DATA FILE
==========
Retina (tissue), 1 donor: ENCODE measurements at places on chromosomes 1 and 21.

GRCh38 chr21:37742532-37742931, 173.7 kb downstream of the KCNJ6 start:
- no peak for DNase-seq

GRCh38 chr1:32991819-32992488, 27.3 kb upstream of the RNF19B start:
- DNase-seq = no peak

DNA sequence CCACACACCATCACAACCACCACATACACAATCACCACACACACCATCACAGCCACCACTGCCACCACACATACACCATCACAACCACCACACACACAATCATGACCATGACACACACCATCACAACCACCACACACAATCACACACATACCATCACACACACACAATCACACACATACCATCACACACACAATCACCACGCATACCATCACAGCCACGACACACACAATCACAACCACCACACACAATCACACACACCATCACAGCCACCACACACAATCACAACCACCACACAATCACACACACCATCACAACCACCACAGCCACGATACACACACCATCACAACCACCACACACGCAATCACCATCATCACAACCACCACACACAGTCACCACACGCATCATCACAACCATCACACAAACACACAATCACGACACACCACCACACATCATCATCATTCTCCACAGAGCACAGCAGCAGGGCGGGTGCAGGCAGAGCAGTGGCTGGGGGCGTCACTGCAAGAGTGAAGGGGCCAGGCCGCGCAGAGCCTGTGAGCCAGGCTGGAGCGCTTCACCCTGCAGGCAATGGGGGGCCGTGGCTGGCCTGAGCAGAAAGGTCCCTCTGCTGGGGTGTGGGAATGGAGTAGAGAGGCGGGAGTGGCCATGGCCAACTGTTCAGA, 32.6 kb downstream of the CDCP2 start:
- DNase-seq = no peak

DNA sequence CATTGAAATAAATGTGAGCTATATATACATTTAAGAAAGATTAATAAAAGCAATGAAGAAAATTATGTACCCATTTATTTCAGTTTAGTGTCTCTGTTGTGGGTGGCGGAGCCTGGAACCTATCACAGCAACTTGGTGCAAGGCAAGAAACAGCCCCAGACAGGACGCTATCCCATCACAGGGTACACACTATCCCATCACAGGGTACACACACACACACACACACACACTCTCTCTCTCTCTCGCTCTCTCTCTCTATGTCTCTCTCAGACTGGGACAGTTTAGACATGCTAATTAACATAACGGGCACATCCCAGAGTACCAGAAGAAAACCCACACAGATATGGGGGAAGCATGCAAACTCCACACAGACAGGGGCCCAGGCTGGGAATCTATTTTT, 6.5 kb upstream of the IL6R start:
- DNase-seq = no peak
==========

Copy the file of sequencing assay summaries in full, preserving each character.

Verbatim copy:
Retina (tissue), 1 donor: ENCODE measurements at places on chromosomes 1 and 21.

GRCh38 chr21:37742532-37742931, 173.7 kb downstream of the KCNJ6 start:
- no peak for DNase-seq

GRCh38 chr1:32991819-32992488, 27.3 kb upstream of the RNF19B start:
- DNase-seq = no peak

DNA sequence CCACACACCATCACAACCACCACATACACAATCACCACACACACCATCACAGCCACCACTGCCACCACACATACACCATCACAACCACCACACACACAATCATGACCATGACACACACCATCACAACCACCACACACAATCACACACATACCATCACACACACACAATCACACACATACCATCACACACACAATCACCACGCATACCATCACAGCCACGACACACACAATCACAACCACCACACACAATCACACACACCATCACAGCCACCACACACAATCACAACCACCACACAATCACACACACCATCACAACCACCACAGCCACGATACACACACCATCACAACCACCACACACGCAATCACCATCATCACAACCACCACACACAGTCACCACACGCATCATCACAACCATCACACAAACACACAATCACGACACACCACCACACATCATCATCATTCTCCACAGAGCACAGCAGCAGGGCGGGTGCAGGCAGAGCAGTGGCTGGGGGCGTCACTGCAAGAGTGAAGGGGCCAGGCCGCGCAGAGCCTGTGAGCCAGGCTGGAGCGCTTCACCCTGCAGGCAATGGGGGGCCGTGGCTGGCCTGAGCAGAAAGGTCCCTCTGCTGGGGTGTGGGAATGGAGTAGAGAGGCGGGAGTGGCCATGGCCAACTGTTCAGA, 32.6 kb downstream of the CDCP2 start:
- DNase-seq = no peak

DNA sequence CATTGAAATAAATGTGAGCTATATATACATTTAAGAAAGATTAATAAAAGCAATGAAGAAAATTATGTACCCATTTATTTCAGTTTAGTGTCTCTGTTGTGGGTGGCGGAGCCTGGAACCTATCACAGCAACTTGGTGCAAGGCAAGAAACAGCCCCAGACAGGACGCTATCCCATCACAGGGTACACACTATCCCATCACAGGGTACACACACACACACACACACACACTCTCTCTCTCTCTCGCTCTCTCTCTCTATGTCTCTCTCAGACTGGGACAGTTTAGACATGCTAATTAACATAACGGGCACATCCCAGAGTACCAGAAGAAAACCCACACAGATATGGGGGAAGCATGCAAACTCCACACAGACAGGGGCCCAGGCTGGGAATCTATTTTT, 6.5 kb upstream of the IL6R start:
- DNase-seq = no peak